Curry has yet to practice in Knicks' S.C. camp

Updated: October 6, 2005, 11:46 AM ET
ESPN.com news services

CHARLESTON, S.C. -- The New York Knicks were waiting for the results of Eddy Curry's medical tests into the irregular heartbeat that prompted Chicago to trade him this week.

Eddy Curry
Curry

By late afternoon Wednesday, team spokesman Jonathan Supranowitz said Curry likely would not work out until Thursday. Before then, the team will not reveal anything about the 22-year-old's health status.

"My gut feeling is that we probably won't have an update today," Supranowitz said.

Knicks doctors put him through two days of tests to determine the soundness of his heart, The New York Times reported. The team could cancel the trade if he is at risk for potentially fatal hypertrophic cardiomyopathy.

Along with Curry, Chicago traded veteran forward Antonio Davis in the deal the NBA approved Tuesday. They arrived in Charleston late Wednesday, the Times reported. The Knicks sent forwards Tim Thomas, Michael Sweetney and Jermaine Jackson to Chicago. Several draft picks also were involved in the deal.

Curry, the Bulls' leading scorer last season, missed the final 13 games of the regular season and the playoffs after the irregular heartbeat was diagnosed.

Brown had crossed his fingers that Curry would pass his physical and heart tests and join the Knicks.

"I don't know. I was asking Isiah, but we don't know," Brown said. "I hope they can come. When it happens, it happens. It's the second day, so I don't think it's critical."

Thomas promised Tuesday night that doctors examining Curry would find any potential problems. Brown wouldn't speculate about his newest center.

"Hey, I'm a coach. I'm not into that other stuff," he said. "Whatever guys show up here I'm happy about and try to coach them the best I can."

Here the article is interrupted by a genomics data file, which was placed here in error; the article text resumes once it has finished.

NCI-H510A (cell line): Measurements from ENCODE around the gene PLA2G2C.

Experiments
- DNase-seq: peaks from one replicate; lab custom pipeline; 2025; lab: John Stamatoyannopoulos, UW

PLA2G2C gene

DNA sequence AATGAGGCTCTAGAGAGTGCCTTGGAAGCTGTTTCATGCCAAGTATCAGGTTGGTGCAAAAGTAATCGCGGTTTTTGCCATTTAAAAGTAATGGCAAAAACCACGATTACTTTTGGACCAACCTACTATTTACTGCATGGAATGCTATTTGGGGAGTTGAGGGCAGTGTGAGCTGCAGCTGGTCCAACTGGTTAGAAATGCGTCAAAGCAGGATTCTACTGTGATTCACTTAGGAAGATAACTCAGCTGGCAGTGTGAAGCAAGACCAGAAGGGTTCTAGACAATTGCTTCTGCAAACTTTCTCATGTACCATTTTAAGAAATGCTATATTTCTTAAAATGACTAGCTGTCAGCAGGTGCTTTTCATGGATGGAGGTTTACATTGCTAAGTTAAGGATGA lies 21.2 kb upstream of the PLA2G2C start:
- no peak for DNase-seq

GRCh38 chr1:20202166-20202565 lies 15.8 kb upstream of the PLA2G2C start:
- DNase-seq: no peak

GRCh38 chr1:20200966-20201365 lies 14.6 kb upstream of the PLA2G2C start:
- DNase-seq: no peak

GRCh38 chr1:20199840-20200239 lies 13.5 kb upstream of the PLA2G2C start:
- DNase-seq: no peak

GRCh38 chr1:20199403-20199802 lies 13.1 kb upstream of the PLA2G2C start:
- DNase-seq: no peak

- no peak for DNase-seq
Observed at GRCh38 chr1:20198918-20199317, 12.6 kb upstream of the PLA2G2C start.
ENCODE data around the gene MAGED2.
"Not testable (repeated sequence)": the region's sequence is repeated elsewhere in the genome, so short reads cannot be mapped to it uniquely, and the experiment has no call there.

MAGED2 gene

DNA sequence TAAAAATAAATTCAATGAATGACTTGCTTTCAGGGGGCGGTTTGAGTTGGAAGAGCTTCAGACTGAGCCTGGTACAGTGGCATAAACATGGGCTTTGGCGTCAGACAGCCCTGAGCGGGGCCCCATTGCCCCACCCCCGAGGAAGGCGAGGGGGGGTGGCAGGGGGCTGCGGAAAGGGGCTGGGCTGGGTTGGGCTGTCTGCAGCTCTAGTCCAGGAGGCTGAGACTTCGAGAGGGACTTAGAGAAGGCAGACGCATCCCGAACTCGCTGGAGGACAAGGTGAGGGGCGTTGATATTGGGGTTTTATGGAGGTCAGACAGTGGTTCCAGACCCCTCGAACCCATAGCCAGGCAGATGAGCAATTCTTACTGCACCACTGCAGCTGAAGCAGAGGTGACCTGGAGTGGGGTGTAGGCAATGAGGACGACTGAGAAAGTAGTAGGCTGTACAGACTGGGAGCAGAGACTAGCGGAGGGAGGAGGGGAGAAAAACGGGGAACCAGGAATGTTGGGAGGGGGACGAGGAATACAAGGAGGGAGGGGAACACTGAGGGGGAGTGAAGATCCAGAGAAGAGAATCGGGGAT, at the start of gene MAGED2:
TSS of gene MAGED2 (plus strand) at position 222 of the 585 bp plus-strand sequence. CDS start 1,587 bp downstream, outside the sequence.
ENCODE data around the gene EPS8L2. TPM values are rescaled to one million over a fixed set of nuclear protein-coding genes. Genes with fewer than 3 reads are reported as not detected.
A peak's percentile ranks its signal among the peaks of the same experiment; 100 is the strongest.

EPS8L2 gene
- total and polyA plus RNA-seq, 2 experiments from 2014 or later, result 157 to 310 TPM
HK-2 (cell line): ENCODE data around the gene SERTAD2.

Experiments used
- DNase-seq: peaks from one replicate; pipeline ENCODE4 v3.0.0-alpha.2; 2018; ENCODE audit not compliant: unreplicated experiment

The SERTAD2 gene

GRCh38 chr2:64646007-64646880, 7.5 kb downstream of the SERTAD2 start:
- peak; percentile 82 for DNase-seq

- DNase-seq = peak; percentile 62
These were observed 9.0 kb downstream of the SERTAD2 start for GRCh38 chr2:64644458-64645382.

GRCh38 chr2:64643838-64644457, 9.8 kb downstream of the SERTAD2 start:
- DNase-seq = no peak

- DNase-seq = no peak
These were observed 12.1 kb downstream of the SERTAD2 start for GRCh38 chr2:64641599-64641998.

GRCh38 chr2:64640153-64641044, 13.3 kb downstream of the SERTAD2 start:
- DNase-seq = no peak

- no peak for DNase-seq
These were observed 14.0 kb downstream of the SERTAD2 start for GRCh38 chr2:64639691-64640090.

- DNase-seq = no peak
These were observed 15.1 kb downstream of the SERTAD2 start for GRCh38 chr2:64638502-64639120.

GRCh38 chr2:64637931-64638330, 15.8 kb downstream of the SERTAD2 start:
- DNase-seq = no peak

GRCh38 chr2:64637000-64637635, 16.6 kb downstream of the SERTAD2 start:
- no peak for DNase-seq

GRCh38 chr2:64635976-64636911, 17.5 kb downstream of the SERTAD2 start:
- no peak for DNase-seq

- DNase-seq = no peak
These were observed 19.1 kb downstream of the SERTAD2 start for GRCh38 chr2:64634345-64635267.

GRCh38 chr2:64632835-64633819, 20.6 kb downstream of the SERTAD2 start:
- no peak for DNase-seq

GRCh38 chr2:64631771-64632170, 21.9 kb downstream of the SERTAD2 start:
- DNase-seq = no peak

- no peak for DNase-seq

Chicago didn't want to part with Curry, but team officials demanded he take a DNA test to see if he's susceptible to cardiomyopathy, the ailment that killed former Boston Celtics guard Reggie Lewis and Loyola Marymount star Hank Gathers.

Curry refused, saying the test violated his privacy because it could also be used to determine if he was predisposed to a host of other conditions going into his fifth NBA season.

Thomas had said the Knicks couldn't give Curry a DNA test because of New York's privacy and employment laws.

If Curry plays, he'll join six-year NBA veteran Jerome James (7-foot-1) and rookie Channing Frye (6-11) in the Knicks' revamped front-court rotation.

"Anytime you're in the NBA, you're going to have good people playing with you," said Frye, the Arizona center taken with the eighth pick overall last June. "We're a good team and we're going to be a better team because of him."

James, who signed as a free agent in August after spending the past four seasons with Seattle, was not bothered that Curry's addition might cut into his playing time.

"I'm 29," James said. "I lost my ego somewhere around my fifth season."

James thinks he and Curry will solidify the Knicks' inside presence.

Much was expected out of Curry after the Bulls selected him in the 2002 draft out of Thornwood High School in South Holland, Ill., but he came into the league overweight and struggled his first three seasons.

Last season, Curry lost 40 pounds and broke through to lead the Bulls in scoring with a 16.1 average. He played a major role as the Bulls won 47 games and reached the playoffs for the first time since 1998 -- when Michael Jordan and Scottie Pippen led them to their sixth NBA title.

"He's a guy that can dominate," Knicks guard Allan Houston said.

Information from The Associated Press was used in this report.

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